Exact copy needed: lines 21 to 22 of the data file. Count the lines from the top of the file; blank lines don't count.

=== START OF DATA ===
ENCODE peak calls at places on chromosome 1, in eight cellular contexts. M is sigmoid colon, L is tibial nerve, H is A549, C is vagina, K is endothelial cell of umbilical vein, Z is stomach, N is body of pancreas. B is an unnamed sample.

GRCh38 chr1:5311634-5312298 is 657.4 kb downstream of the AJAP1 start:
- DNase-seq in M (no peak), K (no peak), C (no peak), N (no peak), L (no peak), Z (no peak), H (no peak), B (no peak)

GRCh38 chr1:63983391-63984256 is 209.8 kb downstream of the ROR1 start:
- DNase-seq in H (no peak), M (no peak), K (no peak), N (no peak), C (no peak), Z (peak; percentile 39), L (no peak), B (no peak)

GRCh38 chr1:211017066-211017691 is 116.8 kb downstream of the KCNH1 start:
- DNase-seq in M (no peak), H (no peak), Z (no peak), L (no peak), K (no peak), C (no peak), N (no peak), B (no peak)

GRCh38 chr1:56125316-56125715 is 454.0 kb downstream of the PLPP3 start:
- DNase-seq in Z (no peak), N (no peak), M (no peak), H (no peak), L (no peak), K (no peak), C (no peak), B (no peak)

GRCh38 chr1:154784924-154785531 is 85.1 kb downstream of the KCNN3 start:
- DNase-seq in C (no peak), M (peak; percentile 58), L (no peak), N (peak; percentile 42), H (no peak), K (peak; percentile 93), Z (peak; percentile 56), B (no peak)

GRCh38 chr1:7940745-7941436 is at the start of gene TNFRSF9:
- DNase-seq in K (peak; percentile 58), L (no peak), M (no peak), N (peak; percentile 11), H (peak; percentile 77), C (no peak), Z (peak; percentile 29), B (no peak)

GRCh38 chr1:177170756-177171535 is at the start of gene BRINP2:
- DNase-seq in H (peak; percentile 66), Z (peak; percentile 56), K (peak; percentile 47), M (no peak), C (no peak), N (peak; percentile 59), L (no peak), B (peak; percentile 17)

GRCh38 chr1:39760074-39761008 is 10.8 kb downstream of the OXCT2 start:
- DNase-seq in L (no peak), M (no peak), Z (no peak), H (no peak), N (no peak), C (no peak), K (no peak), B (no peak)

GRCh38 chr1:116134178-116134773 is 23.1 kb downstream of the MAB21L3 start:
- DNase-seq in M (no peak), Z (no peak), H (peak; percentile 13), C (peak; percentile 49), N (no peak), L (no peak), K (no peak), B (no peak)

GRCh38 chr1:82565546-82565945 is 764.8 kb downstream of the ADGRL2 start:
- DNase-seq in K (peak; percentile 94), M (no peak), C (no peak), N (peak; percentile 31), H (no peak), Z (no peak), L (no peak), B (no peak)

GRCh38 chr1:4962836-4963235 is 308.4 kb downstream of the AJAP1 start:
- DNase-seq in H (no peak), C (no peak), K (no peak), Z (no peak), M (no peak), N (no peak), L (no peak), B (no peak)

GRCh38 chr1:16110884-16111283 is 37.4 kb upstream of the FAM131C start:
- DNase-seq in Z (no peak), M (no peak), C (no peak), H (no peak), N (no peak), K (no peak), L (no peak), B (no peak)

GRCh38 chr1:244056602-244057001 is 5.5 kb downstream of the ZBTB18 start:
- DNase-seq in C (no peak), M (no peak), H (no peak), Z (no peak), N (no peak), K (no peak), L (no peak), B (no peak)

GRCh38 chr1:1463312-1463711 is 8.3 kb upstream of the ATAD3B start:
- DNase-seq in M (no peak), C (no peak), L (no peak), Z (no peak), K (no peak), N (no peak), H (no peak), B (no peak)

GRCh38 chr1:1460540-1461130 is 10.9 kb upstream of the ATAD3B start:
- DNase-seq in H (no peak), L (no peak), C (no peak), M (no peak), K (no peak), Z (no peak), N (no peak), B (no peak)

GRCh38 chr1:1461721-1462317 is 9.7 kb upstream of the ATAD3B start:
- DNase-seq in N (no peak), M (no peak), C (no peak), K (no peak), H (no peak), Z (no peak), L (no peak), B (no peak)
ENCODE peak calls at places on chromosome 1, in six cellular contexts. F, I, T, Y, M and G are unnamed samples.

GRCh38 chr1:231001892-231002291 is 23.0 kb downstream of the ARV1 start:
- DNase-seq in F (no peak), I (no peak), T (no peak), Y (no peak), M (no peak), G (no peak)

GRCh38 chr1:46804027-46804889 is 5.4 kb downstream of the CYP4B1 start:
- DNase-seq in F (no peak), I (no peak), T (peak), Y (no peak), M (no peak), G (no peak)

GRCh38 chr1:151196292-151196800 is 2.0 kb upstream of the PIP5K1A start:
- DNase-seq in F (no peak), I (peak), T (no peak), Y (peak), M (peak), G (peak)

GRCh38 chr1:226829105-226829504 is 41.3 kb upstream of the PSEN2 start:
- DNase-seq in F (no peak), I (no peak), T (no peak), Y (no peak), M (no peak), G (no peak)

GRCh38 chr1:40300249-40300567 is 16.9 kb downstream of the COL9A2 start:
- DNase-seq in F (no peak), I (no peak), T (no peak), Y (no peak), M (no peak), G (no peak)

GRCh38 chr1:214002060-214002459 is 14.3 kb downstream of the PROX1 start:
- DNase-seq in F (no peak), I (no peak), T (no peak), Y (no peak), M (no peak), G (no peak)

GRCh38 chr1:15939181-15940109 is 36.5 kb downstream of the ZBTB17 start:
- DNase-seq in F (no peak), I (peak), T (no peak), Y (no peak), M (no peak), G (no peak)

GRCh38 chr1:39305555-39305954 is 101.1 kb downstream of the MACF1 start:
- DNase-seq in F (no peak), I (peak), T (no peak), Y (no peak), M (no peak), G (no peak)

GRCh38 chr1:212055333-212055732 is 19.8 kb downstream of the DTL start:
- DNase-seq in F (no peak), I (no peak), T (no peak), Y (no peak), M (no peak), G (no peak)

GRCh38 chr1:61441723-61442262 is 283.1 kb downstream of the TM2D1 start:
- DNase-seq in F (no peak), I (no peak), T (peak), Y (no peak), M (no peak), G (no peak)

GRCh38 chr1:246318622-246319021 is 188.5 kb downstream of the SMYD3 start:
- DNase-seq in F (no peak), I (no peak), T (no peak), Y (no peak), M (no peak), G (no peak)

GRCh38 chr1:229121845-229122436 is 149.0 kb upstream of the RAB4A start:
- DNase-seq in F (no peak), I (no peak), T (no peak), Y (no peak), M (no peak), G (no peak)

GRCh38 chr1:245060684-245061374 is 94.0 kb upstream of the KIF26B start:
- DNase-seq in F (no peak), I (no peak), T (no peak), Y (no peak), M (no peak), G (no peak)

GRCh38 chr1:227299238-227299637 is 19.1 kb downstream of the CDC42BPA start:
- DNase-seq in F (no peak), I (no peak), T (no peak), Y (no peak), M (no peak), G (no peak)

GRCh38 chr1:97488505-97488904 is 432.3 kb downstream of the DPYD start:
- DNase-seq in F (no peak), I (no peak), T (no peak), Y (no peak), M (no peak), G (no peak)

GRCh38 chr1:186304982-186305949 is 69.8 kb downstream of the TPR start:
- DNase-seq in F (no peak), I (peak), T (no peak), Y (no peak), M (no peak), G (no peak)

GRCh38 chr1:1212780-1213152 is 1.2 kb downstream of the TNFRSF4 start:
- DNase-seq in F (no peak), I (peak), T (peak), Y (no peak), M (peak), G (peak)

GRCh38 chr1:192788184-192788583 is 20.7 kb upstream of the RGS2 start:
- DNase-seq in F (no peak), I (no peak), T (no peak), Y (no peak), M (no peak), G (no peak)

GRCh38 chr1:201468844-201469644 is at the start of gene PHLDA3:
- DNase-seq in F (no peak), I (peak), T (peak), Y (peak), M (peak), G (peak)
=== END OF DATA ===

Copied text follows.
- DNase-seq in K (peak; percentile 94), M (no peak), C (no peak), N (peak; percentile 31), H (no peak), Z (no peak), L (no peak), B (no peak)

GRCh38 chr1:4962836-4963235 is 308.4 kb downstream of the AJAP1 start: